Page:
iPhone, gPhone, Androids and the company you keep

So the much awaited gPhone, nee the Android OS for the open handset alliance, debuted this week. Yawn. So Google's going to hock an OS that while it has the trendy underpinnings of Linux and the Open Source code-word attached won't at the end of the day (or year rather) give us much more than we already have on our Blackberries, Treos and iPhones. (Not to even mention the plethora of Windows Mobile cell phones with these capabilities).

So the iPhone doesn't allow third party applications (yet). On that note I wrote recently why Apple has been forced down this road. It seems Macworld's Jason Snell has similar thoughts. By the Android rolls around there will be millions upon millions of handsets on the market that do much if not all of what it will. Perhaps the oddest of all is a passage in the announcement video about wanting to have a cell phone with a shared family calendar. Huh? Perhaps before touting this need they should head on over to Google Calendar and take a look at this announcement from over a month ago which even includes a picture of Google Calendar working on the iPhone. (It is by the way a great way to have a shared family calendar on a cell phone and it is available today not a year or more from now.)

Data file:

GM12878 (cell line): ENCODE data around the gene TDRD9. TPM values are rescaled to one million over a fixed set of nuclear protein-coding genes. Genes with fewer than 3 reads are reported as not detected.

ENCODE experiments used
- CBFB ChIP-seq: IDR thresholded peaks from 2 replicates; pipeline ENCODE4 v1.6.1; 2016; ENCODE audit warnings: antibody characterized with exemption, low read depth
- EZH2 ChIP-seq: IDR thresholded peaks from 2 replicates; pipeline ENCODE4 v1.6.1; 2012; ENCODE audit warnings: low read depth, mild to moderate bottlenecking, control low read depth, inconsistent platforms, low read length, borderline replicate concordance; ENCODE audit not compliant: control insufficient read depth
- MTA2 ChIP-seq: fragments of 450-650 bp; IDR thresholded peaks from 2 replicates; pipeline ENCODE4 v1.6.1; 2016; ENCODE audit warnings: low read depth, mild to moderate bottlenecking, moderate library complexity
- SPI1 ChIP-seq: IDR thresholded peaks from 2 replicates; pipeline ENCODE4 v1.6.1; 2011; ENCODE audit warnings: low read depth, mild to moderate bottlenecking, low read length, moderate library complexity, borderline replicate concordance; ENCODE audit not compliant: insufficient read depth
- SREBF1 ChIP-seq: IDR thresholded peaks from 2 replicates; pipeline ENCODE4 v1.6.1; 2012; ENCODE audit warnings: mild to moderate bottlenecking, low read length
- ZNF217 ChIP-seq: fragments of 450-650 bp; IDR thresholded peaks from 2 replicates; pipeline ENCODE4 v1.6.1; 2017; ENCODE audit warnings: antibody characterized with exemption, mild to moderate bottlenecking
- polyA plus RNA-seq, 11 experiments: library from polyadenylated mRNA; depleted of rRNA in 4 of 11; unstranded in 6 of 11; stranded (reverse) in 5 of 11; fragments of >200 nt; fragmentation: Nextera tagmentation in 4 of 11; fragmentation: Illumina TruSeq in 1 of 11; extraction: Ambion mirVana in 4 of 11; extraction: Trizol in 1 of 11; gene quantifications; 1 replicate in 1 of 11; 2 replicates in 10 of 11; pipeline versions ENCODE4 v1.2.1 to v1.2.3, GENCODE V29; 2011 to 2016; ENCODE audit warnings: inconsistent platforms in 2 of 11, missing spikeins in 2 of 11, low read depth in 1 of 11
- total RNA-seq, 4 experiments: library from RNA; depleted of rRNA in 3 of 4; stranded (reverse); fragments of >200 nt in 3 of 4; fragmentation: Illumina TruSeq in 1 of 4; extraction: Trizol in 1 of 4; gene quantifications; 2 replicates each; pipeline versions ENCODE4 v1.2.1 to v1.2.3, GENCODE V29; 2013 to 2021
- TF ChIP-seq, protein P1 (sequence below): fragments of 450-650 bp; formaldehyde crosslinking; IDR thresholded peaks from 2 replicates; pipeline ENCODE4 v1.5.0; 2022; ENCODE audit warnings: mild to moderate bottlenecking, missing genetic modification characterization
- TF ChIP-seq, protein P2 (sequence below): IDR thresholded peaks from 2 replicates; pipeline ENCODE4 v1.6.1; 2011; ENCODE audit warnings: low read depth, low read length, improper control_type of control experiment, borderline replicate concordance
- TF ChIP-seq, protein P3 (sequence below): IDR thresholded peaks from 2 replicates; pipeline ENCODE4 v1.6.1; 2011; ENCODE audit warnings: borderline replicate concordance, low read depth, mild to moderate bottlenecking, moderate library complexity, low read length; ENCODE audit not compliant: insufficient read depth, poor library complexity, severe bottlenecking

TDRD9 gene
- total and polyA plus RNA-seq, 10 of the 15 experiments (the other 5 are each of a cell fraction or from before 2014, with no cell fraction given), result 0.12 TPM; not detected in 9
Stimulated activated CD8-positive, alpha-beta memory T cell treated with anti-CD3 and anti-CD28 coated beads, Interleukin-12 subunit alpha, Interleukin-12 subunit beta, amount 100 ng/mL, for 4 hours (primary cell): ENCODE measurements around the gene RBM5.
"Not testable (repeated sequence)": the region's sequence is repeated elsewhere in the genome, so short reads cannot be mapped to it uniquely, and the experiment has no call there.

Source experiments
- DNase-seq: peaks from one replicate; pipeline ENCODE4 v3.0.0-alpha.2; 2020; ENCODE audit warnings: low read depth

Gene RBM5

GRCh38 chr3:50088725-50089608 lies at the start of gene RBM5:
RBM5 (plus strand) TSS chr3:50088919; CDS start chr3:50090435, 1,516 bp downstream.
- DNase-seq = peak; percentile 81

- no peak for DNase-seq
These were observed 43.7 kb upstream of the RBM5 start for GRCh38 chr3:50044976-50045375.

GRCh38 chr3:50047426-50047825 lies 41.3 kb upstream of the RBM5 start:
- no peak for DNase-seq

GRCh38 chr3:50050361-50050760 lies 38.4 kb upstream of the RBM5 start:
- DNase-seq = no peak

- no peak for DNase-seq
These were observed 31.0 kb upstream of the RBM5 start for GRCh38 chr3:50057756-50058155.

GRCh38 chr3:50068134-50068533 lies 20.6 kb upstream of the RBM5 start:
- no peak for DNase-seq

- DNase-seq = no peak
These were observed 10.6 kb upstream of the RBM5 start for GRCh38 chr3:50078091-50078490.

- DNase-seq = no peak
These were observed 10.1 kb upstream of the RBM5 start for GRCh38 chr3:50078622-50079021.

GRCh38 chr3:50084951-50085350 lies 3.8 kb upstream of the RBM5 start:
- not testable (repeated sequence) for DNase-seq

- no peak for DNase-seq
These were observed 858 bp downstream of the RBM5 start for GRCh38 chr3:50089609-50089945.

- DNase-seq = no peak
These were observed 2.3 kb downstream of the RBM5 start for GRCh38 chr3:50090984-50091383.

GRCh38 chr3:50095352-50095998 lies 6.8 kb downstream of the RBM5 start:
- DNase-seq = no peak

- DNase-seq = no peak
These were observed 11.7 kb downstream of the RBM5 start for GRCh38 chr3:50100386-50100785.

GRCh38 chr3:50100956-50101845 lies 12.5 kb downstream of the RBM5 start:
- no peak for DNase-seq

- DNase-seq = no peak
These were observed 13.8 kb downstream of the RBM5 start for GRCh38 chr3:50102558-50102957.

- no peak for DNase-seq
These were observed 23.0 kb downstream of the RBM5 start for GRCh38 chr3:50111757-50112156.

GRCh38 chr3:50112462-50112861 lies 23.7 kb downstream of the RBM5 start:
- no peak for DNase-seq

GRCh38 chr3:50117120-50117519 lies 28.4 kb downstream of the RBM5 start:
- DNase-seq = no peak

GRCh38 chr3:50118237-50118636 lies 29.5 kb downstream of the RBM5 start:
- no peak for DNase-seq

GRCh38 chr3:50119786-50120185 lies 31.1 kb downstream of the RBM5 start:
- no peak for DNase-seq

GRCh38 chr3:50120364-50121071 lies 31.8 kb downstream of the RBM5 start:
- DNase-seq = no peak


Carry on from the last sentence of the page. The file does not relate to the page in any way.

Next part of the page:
Google became great because they solved problems for users. Search was a mess and they sorted it out. Now, however, there seems to be a rash of Google announcing projects to solve problems that others have already solved. In some cases "others" are apparently other projects at Google.